Broken Humanity By Karine Vivier – Book Review

Broken Humanity By Karine Vivier – Book Review

Broken Humanity by Karine Vivier

Broken Humanity

Author – Karine Vivier
Pages – 132
Released – 6th May 2019
ISBN-13 – 978-1547574810
Format – ebook, paperback
Reviewer – Kerstin
Rating – 4 Stars
I received a free copy of this book.
This post contains affiliate links.


Broken Humanity tells the story of three characters who, somewhere along the way, have lost touch with humanity in the eyes of society. Three characters, three parallel stories, a common thread. A debut thriller.

Review new 2021

Broken Humanity is a short thriller about child trafficking, based in France. It is written from different points of views. There is Denis Papin, a convicted child molester, Andy, a kidnapper and his stepdaughter Alice, who helps Andy by luring their victims into his van. You also learn about the parents of Elaine, a young girl abducted by Alice and Andy a while ago and their coping with grief.

Due to the narration from different angles, you get great insights into the characters. Denis Papin is struggling with finding his place in society again after his release from jail. He takes on his mother’s maiden name and moves into another city where nobody knows him or his past.

Elaine’s mother makes herself responsible for the abduction of her daughter. If only she had taken her with her into the store and not had her left in the car alone. Everything would still be as good as it was. Now, her husband isn’t talking to her anymore and the couple is facing a divorce. Yet, the only thing both needed is closeness to each other to overcome their grief.

After the death of Alice’s father, her mother fell into a deep hole and the child had to take care of her. Until the day Andy, the mother’s new boyfriend, came into their life. Alice never trusted him but somehow he led her into helping him with abducting children for his friend Raoul and his anonymous clients.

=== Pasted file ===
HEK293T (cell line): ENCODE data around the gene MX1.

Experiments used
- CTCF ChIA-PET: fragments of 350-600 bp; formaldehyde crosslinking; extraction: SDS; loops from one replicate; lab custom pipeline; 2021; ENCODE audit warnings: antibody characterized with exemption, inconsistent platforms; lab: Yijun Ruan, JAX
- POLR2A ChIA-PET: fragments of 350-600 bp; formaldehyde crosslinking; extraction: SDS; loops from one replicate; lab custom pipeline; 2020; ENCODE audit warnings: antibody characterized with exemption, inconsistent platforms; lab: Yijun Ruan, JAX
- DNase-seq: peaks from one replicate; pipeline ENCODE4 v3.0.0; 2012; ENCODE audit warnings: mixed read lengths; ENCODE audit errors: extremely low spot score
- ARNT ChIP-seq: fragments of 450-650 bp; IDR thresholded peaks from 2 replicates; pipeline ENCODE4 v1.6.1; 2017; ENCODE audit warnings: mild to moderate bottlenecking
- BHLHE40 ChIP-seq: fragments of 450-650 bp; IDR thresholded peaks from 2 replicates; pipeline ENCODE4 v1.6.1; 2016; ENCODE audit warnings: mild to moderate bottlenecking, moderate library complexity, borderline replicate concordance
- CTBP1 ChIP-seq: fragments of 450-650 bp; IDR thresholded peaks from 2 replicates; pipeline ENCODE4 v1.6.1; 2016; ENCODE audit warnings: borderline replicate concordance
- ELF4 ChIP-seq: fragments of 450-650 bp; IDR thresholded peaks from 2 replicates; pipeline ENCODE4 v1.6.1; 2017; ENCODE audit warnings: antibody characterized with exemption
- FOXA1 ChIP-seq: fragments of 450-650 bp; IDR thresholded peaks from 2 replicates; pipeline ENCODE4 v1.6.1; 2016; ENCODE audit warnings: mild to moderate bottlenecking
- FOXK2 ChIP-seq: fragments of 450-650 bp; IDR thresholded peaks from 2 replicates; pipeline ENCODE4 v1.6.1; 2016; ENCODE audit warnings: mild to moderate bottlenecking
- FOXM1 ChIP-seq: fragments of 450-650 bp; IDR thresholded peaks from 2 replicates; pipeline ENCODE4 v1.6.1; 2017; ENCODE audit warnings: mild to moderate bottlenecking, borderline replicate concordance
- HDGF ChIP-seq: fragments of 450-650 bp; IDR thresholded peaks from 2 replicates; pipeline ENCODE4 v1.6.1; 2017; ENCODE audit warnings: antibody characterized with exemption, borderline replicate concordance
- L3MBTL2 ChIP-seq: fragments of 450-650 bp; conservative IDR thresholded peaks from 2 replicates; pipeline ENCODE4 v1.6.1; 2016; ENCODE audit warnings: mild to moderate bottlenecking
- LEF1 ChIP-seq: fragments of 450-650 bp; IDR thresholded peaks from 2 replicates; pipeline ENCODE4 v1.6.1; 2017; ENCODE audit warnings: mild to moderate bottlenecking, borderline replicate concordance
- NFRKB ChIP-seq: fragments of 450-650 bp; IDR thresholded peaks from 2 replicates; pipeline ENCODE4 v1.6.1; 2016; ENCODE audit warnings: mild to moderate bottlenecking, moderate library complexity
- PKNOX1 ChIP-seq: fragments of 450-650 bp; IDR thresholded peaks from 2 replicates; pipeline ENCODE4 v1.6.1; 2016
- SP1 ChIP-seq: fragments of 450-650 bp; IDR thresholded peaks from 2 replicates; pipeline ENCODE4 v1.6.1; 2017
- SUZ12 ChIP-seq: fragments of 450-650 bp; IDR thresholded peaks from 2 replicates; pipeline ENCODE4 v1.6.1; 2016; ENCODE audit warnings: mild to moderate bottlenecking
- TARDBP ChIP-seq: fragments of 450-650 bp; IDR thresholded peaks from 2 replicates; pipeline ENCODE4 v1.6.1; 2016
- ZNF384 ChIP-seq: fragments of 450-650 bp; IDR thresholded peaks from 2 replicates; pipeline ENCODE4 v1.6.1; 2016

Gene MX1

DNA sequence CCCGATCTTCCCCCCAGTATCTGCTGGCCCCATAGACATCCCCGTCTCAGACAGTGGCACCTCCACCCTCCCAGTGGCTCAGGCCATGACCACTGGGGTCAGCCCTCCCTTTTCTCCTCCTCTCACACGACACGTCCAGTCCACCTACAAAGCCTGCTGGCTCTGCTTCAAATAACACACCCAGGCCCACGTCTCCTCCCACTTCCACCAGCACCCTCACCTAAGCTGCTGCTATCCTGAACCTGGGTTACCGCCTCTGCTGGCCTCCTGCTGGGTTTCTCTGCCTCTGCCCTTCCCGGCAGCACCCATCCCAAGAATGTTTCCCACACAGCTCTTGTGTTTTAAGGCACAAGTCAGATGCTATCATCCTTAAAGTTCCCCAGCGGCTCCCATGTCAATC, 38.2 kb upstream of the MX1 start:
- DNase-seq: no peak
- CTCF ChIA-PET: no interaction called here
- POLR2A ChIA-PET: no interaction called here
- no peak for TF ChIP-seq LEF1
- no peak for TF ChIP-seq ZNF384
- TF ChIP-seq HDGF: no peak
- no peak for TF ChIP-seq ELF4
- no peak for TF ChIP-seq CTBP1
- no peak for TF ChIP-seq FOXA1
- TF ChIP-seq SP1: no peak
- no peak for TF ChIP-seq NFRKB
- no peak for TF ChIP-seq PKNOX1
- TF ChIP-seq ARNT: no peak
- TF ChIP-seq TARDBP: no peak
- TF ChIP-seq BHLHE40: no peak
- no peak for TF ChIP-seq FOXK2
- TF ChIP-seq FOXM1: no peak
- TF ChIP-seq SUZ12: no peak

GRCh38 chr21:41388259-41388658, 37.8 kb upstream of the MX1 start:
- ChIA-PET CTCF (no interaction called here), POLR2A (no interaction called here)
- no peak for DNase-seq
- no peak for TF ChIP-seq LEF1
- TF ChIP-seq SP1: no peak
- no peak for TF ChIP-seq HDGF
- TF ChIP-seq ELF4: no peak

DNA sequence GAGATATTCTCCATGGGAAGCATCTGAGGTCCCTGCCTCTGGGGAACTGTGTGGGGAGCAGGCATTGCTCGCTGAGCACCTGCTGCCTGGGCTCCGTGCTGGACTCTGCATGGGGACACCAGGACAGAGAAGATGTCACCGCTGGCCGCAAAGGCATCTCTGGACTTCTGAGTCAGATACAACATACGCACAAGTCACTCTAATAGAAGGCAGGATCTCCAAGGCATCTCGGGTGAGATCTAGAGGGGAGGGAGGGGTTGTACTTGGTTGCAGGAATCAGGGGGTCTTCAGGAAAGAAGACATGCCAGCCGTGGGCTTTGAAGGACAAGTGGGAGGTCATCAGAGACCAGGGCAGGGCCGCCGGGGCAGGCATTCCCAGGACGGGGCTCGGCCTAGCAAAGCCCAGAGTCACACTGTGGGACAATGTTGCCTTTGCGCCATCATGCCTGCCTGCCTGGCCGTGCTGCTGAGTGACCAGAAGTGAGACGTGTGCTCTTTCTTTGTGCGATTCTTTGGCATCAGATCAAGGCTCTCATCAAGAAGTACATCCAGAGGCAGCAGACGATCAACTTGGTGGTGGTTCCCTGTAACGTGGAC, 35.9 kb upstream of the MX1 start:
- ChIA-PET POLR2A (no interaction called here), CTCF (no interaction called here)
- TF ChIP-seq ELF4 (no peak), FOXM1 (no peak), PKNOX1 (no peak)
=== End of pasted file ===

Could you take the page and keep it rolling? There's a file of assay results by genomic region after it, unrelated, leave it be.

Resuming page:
As you can see, there is a lot to take in with this story. Child trafficking is in itself a hard topic and the author forces you – although with great sensitivity – to face it. With the effect, that the insights into the minds of the kidnapper and his little helper leave you behind disturbed and sad. You can feel the grief of the parents after the loss of their child.

I read this book in one go because it was so gripping. It is a translation of the French original, yet it is a good and short read. The author has a talent for writing about such a delicate and albeit current topic in a way which makes you want to read even more about it. The plot is great and fast to read due to short chapters, changing the POV with every new one.

I recommend this thriller and am looking forward to reading other books from Karine Vivier.

Book Reviewer – Kerstin

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2 Responses

  1. Shelley W says:

    I can see this being a hard book for some people to read.

  2. I agree. Thanks.